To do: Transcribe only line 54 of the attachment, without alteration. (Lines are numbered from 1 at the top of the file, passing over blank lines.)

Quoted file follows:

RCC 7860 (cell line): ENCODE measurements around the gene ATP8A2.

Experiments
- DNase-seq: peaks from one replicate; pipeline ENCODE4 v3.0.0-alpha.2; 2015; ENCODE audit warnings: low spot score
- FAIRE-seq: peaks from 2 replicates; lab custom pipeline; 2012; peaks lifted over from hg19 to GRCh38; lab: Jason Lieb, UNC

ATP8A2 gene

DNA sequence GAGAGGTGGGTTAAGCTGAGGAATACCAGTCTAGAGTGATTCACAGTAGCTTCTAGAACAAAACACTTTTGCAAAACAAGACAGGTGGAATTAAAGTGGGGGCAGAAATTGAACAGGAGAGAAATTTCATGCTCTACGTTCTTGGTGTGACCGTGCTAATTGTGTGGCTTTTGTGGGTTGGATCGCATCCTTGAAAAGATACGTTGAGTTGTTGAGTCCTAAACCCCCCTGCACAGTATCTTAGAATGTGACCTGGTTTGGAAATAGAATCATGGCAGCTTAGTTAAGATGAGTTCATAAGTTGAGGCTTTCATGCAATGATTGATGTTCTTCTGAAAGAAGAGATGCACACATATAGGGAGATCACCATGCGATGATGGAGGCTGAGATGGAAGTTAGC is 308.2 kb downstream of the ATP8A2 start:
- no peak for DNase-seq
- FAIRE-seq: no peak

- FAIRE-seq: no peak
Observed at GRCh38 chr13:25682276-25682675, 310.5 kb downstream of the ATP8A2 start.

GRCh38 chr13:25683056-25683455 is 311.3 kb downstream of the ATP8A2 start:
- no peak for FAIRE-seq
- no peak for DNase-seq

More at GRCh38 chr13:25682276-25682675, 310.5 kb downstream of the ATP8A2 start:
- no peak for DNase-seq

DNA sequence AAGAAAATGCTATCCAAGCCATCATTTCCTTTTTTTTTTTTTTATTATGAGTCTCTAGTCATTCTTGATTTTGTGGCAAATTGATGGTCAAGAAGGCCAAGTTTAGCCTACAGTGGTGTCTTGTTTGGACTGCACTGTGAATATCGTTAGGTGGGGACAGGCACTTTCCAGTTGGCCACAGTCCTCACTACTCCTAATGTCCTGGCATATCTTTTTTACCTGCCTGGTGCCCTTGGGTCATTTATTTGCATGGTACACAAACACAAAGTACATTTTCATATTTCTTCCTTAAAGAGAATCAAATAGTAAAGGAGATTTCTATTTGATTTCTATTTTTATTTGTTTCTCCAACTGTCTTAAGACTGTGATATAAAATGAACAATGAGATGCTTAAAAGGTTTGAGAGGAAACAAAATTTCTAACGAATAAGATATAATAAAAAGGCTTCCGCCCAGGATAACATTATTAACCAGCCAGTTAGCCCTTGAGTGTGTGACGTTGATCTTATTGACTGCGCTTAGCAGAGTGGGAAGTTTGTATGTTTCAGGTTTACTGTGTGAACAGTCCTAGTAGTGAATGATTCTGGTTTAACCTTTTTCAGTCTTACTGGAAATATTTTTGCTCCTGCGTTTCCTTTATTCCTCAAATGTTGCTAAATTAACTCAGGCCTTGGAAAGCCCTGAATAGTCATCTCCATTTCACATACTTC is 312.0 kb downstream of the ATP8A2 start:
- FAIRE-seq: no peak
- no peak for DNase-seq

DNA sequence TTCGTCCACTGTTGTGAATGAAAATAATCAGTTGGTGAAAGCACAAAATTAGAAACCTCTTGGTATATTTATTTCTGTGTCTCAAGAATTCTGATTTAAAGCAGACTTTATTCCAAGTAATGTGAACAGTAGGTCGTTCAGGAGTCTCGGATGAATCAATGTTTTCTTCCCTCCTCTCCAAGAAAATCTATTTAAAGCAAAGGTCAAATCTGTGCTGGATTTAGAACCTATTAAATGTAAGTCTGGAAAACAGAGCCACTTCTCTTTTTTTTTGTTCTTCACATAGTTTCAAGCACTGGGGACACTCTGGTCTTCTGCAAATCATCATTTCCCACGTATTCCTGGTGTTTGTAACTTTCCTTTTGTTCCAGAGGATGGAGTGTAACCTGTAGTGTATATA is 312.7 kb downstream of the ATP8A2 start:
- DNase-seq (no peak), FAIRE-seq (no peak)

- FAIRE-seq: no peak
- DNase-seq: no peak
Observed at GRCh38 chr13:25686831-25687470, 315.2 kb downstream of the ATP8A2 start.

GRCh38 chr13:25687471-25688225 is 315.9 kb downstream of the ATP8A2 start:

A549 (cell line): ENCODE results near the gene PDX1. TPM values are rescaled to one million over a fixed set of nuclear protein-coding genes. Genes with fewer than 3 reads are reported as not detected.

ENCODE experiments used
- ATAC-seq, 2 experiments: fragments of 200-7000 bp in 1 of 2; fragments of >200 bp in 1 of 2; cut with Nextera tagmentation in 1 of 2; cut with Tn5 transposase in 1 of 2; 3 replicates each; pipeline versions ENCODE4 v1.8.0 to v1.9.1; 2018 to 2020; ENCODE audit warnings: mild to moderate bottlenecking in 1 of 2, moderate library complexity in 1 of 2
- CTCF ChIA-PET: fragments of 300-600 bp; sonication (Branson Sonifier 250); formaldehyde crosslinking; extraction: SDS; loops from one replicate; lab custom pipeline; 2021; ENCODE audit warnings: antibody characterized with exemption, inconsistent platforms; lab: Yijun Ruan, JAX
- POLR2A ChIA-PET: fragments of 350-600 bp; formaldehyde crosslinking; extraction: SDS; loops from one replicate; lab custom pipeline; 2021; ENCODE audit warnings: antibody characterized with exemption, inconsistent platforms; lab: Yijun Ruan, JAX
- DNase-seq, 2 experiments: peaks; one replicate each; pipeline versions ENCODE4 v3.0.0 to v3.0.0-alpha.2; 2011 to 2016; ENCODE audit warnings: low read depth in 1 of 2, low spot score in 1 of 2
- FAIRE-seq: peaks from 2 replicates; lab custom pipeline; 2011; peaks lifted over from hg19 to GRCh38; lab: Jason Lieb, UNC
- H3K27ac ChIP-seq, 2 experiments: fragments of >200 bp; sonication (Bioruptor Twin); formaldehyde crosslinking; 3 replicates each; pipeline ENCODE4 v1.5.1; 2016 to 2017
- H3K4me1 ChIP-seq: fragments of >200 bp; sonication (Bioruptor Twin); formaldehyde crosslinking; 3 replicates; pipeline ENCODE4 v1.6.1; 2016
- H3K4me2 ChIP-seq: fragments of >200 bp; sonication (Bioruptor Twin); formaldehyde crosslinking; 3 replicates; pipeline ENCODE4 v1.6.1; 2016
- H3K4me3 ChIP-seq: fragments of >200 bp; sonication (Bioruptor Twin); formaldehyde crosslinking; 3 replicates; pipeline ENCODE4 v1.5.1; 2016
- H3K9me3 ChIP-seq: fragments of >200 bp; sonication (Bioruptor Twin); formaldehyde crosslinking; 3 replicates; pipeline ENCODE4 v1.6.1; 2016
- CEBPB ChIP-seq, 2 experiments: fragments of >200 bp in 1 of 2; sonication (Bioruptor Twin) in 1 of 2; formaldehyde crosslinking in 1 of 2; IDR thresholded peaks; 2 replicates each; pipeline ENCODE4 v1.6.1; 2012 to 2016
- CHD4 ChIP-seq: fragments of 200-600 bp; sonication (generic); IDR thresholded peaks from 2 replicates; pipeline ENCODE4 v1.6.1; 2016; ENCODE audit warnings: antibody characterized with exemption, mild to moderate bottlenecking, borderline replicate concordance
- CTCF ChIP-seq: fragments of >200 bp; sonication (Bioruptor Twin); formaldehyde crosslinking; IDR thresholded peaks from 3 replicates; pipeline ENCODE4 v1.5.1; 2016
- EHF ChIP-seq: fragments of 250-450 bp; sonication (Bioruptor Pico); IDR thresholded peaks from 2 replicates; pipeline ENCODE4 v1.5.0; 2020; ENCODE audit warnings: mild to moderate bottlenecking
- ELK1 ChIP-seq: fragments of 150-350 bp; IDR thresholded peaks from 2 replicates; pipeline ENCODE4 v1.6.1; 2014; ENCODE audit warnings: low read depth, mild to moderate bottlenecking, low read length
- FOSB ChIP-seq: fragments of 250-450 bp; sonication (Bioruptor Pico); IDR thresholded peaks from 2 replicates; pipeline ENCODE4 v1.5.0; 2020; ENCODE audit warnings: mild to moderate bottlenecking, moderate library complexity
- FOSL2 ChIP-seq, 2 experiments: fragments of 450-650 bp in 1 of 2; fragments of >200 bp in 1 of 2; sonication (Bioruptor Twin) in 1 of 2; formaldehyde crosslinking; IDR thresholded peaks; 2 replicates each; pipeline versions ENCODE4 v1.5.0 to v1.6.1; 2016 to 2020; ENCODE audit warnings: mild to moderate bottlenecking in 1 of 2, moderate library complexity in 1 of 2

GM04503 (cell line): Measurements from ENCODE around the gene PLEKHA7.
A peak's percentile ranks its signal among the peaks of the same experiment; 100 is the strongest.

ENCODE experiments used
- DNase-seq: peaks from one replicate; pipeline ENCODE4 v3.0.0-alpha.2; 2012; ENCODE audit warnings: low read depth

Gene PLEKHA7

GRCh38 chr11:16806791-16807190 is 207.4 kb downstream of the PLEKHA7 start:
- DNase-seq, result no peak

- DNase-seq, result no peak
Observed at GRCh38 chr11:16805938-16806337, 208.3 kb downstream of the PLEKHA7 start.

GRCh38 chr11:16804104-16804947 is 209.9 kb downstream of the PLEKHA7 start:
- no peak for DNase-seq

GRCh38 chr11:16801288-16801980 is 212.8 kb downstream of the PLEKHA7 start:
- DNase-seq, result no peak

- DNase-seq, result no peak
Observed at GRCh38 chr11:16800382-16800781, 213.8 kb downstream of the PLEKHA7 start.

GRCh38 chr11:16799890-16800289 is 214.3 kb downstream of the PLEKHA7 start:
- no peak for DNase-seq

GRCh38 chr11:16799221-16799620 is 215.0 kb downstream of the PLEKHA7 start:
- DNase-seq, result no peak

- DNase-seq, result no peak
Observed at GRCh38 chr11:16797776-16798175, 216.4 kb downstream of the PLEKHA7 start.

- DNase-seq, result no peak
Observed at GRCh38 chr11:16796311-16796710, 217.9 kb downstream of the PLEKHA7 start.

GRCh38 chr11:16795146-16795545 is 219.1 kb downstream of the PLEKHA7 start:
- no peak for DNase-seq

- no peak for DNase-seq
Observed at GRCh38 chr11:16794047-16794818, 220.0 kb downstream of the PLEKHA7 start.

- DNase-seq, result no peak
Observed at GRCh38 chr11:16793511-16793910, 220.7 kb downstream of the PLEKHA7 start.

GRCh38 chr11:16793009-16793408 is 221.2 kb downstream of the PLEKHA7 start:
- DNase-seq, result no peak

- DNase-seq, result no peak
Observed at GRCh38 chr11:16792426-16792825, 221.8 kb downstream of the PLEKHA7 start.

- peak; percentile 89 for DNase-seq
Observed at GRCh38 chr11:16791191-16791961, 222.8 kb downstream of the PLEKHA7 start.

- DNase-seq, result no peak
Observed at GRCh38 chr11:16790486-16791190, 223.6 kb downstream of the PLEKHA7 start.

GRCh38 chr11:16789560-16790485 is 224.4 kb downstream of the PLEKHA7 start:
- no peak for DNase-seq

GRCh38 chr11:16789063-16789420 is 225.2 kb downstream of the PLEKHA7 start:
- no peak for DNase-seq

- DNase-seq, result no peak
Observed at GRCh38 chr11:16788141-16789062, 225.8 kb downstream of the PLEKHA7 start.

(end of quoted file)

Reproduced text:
- no peak for DNase-seq